Figure 3.
 
(A, B) Early- and late-phase fluorescein angiograms of a group I animal 2 weeks after initial PDT, demonstrating some persistent late leakage in the irradiated area. (A) Right eye 1 week after the second ranibizumab injection. (B) Left eye 1 week after the second placebo injection. (C, D) Early- and late-phase angiograms of the same animal 2 weeks after the third PDT and 1 week after the fourth set of injections. Window defects and blockage due to pigmentary changes were seen, but no retinal vascular effects were noted.
Figure 3.
 
(A, B) Early- and late-phase fluorescein angiograms of a group I animal 2 weeks after initial PDT, demonstrating some persistent late leakage in the irradiated area. (A) Right eye 1 week after the second ranibizumab injection. (B) Left eye 1 week after the second placebo injection. (C, D) Early- and late-phase angiograms of the same animal 2 weeks after the third PDT and 1 week after the fourth set of injections. Window defects and blockage due to pigmentary changes were seen, but no retinal vascular effects were noted.
Table 1.
 
Anterior Chamber Inflammatory Reaction
Table 1.
 
Anterior Chamber Inflammatory Reaction
Day Combination PDT Alone
Intervention AC Cells Intervention AC Cells
Group I
0 Ranibizumab Vehicle
1 1–4+ 0
7 PDT 0 PDT 0–0.5+
8 0 0
14 Ranibizumab 0 Vehicle 0
15 1–3+ 0
21 PDT 0 PDT 0
22 0 0
28 Ranibizumab 0 Vehicle 0
29 1–2+ 0
35 PDT 0 PDT 0
36 0 0
42 Ranibizumab 0 Vehicle 0
43 1–3+ 0
49 0 0
Group II
0 PDT PDT
1 0 0
7 Ranibizumab 0 Vehicle 0
8 2–3+ 0
14 PDT 0–1+ PDT 0
15 0–1+ 0
21 Ranibizumab 0 Vehicle 0
22 1–3+ 0
28 PDT 0–1+ PDT 0
29 0–1+ 0
35 Ranibizumab 0 Vehicle 0
36 1–2+ 0
42 0 0
Figure 4.
 
Photomicrographs of eyes from an animal treated three times with PDT on normal choroid. (A, C) Right eye treated with PDT plus ranibizumab; (B, D) left eye treated with PDT only. Similar results were seen in eyes from both groups. (A, B) Outer segments were shortened, the recovering RPE was lightly pigmented, and there were numerous heavily pigmented macrophages present in the subretinal space. Areas of multilayering of the repopulated RPE were also observed. There appeared to be a reduction of the number of vessels in the choriocapillaris (arrowheads) and some were displaced away from Bruch’s membrane (arrow). (C, D) Sections taken from areas outside the irradiated zone, representing normal choriocapillaris architecture. Magnification, ×100.
Figure 4.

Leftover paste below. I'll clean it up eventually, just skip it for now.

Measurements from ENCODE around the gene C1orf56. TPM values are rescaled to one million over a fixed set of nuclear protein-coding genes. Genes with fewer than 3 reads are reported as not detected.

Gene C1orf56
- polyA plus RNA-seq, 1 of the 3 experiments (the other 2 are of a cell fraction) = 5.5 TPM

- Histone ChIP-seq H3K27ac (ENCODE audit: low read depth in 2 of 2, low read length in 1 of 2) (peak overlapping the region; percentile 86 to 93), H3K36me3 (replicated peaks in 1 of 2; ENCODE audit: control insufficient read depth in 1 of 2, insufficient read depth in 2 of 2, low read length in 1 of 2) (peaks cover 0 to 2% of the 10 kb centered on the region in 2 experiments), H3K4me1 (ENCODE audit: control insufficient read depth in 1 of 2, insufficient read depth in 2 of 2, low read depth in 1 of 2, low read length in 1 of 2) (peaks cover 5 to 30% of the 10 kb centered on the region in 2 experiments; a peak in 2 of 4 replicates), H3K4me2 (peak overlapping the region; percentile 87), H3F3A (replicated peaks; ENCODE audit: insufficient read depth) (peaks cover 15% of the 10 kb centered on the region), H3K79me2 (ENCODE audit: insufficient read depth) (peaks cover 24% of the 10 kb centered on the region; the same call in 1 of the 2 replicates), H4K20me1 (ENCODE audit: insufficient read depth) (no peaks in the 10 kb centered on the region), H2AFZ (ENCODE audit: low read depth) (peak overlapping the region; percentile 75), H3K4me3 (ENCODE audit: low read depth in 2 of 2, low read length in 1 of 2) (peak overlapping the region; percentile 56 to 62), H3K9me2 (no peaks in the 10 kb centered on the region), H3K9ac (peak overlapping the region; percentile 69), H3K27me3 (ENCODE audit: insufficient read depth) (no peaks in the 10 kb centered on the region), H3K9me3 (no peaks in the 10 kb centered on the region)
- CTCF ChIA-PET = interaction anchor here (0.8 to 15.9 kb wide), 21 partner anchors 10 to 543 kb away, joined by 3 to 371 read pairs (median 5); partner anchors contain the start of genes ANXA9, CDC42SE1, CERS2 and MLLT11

Photomicrographs of eyes from an animal treated three times with PDT on normal choroid. (A, C) Right eye treated with PDT plus ranibizumab; (B, D) left eye treated with PDT only. Similar results were seen in eyes from both groups. (A, B) Outer segments were shortened, the recovering RPE was lightly pigmented, and there were numerous heavily pigmented macrophages present in the subretinal space. Areas of multilayering of the repopulated RPE were also observed. There appeared to be a reduction of the number of vessels in the choriocapillaris (arrowheads) and some were displaced away from Bruch’s membrane (arrow). (C, D) Sections taken from areas outside the irradiated zone, representing normal choriocapillaris architecture. Magnification, ×100.
Figure 5.
 
Comparison of choriocapillaris densities after various treatment conditions. (A) Densities expressed as total luminal length relative to overlying Bruch’s membrane. (B) Plot demonstrating range of values for each treatment category.
Figure 5.
 
Comparison of choriocapillaris densities after various treatment conditions. (A) Densities expressed as total luminal length relative to overlying Bruch’s membrane. (B) Plot demonstrating range of values for each treatment category.
Figure 6.
 
Transmission electron micrograph of the region of Bruch’s membrane (large arrow) from an area of retina treated three times with PDT. This region was perfused by a capillary (C) and was covered by proliferating RPE (R). The capillary was separated from the original basal lamina in Bruch’s membrane and showed incomplete, duplicated basal laminae (arrowheads) away from a complete layer. The RPE also showed duplicated basal lamina (small arrows) in primitive infoldings. Bar, 1 μm.
Figure 6.
 
Transmission electron micrograph of the region of Bruch’s membrane (large arrow) from an area of retina treated three times with PDT. This region was perfused by a capillary (C) and was covered by proliferating RPE (R). The capillary was separated from the original basal lamina in Bruch’s membrane and showed incomplete, duplicated basal laminae (arrowheads) away from a complete layer. The RPE also showed duplicated basal lamina (small arrows) in primitive infoldings. Bar, 1 μm.
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Figure 1.
 
(A) Baseline fundus photographs of one animal in group I. (B) Fundus appearance of same animal 2 weeks after initial PDT. The right eye had received two intravitreal injections of ranibizumab and the left eye had received injections of vehicle only. (C) Fundus appearance of same animal at the end of the study period, 2 weeks after third PDT, and 1 week after the fourth ranibizumab injection. Corresponding fluorescein angiograms shown in Figure 3 .
Figure 1.